QLED TVs use a ‘quantum dot filter. Made from ultra-small semi-conductor particles that can be precisely controlled, these quantum dot filters can be very precisely controlled for color output, essentially helping to create a brighter image and a broader colour spectrum.
So if you see a 4K LED TV and a 4K QLED TV, the rule of thumb says that the QLED TV is going to be better in terms of colour accuracy. Although most QLED TVs are sold by Samsung, it does also supply them to TCL and Hisense.
OLED vs QLED
is an oft-asked question asked by those wanting to buy a premium TV, but its largely based on a misunderstanding of what a QLED TV is. QLEDs close-in-the-alphabet name makes it seems like a straight-up alternative to OLED
(organic light-emitting diode) technology, but they are radically different.
The pixels in a QLED TVs are illuminated by an old-fashioned backlight (either direct LED backlighting and edge-lighting). Consequently, QLED TVs dont show black areas of images as well as OLED TVs do. Thats because OLED TVs control each individual pixel, and theyre thinner, to boot. OLED TVs also give much superior viewing angles, more fluid fast motion and better black levels, meaning they’re generally better for movies.
However, QLED TVs excel when used in brightly-lit rooms, and for desktop PC monitors and laptops. The QLED vs OLED questions remain because it pits Samsung the only manufacturer of QLED panels against LG, the only manufacturer of OLED panels, which supplies them to the likes of Sony, Panasonic and Philips.
(Image credit: Samsung)
What is Neo QLED? Mini LED? Micro LED?
As you may have noticed, Samsung employs armies of marketing creatives to come up with bamboozling terminology, the latest of which is Neo QLED. Found in Samsung’s 2021 TV range, its Samsungs own name for something that a lot of TV makers are using Mini LED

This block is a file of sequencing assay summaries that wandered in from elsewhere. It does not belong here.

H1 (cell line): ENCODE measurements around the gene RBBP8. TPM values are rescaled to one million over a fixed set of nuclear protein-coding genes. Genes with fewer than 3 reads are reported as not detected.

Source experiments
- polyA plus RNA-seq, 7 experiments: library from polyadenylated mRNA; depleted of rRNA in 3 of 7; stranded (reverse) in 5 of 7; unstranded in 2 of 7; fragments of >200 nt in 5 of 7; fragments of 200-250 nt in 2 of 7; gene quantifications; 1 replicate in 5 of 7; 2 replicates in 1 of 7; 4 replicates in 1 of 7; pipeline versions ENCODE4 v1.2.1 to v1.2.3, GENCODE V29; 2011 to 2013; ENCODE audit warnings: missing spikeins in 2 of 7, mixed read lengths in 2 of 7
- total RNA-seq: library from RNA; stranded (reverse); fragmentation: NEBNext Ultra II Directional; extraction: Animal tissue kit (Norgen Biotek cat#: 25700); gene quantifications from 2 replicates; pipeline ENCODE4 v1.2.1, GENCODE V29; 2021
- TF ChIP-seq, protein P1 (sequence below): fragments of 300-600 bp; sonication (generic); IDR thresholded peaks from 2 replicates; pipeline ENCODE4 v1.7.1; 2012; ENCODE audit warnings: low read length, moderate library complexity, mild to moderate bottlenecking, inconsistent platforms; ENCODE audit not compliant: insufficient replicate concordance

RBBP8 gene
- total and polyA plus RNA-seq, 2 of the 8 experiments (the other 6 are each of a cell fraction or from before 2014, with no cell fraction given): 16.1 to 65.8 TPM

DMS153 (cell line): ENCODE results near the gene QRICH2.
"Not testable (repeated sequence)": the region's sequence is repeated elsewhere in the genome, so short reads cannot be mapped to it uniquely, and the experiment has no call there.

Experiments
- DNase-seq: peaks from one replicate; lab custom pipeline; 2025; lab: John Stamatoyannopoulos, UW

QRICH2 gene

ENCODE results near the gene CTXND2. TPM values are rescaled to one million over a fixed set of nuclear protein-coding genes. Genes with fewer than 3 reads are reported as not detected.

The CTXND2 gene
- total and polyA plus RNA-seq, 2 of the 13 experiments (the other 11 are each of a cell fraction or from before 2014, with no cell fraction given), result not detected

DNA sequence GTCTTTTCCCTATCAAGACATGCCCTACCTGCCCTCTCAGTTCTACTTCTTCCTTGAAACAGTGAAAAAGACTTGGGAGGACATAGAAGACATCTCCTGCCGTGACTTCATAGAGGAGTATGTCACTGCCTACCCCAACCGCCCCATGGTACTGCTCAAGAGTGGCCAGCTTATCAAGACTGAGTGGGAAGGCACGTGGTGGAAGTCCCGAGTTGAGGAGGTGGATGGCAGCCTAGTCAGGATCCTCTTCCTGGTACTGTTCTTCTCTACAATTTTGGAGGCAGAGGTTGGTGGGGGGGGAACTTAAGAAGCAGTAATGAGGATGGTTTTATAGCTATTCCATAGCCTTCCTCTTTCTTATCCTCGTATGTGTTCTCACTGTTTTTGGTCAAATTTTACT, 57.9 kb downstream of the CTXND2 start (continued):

. Mini LED TVs use a ‘micro layer over the backlight to guide the light of the Mini LEDs through the same quantum dots used in QLED TVs. The end result is more control over brightness control.
is a brand new (and massively expensive) TV panel technology that threatens to banish QLED to history maybe. Its been around since Samsung airred ‘The Wall
Micro LED in 2018, though early in 2021 saw the debut of Samsungs Micro LED TV
in 110-inch, 99-inch and 88-inch sizes.
As you might have guessed this new panel technology which uses pixel-sized LEDs for creating brighter, higher-contrast images with less power is, for now, all and only about monster-sized TVs that you almost certainly cannot afford. Its one to watch for the future; get ready for a Micro LED vs OLED
(Pictured: Samsung Q80T QLED TV from 2020.) (Image credit: Samsung)
Should you buy a 4K Ultra HD QLED TV?
If youre set on QLED, go for Samsungs best QLED TVs. For the price, we quite like last year’s Samsung Q80T QLED that will set you back $1,199 / £1,099 (around AU$1,500). However, move up a notch and youll find that only some of Samsungs 8K TVs such as the Q800T and the Q950TS use QLED panel tech.
If, however, youre not bothered about QLED and just want a 4K TV, look for the best 4K TVs covering technologies including QLED and OLED, and encompassing brands like LG, Panasonic, Sony and Philips, as well as Samsung.
- Looking for an even higher resolution screen? Check out our list of the best 8K TVs